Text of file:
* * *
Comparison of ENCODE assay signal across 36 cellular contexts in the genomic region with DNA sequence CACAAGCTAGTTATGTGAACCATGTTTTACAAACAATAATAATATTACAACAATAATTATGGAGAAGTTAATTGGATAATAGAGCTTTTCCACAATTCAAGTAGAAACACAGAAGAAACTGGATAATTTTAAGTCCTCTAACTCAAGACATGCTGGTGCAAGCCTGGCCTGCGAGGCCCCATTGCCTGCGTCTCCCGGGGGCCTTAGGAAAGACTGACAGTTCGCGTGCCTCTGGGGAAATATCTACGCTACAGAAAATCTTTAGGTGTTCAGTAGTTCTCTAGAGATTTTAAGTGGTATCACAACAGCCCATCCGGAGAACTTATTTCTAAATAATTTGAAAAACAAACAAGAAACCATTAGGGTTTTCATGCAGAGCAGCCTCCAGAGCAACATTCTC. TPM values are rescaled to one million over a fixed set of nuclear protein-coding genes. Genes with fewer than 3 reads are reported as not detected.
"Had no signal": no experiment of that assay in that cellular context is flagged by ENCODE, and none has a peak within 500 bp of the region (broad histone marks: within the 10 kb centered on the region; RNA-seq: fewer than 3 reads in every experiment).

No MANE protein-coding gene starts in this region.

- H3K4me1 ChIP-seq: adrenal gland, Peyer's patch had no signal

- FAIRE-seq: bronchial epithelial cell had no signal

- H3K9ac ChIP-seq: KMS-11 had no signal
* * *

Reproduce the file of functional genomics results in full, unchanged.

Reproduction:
Comparison of ENCODE assay signal across 36 cellular contexts in the genomic region with DNA sequence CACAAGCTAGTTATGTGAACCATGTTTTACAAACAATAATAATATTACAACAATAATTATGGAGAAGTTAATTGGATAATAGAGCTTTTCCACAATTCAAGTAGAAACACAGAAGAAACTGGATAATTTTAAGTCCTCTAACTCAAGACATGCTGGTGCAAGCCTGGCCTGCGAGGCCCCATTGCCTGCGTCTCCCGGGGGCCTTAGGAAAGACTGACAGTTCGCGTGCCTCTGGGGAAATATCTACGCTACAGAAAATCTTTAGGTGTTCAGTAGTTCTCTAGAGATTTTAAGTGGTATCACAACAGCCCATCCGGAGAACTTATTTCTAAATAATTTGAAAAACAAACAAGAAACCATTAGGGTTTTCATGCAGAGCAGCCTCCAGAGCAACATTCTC. TPM values are rescaled to one million over a fixed set of nuclear protein-coding genes. Genes with fewer than 3 reads are reported as not detected.
"Had no signal": no experiment of that assay in that cellular context is flagged by ENCODE, and none has a peak within 500 bp of the region (broad histone marks: within the 10 kb centered on the region; RNA-seq: fewer than 3 reads in every experiment).

No MANE protein-coding gene starts in this region.

- H3K4me1 ChIP-seq: adrenal gland, Peyer's patch had no signal

- FAIRE-seq: bronchial epithelial cell had no signal

- H3K9ac ChIP-seq: KMS-11 had no signal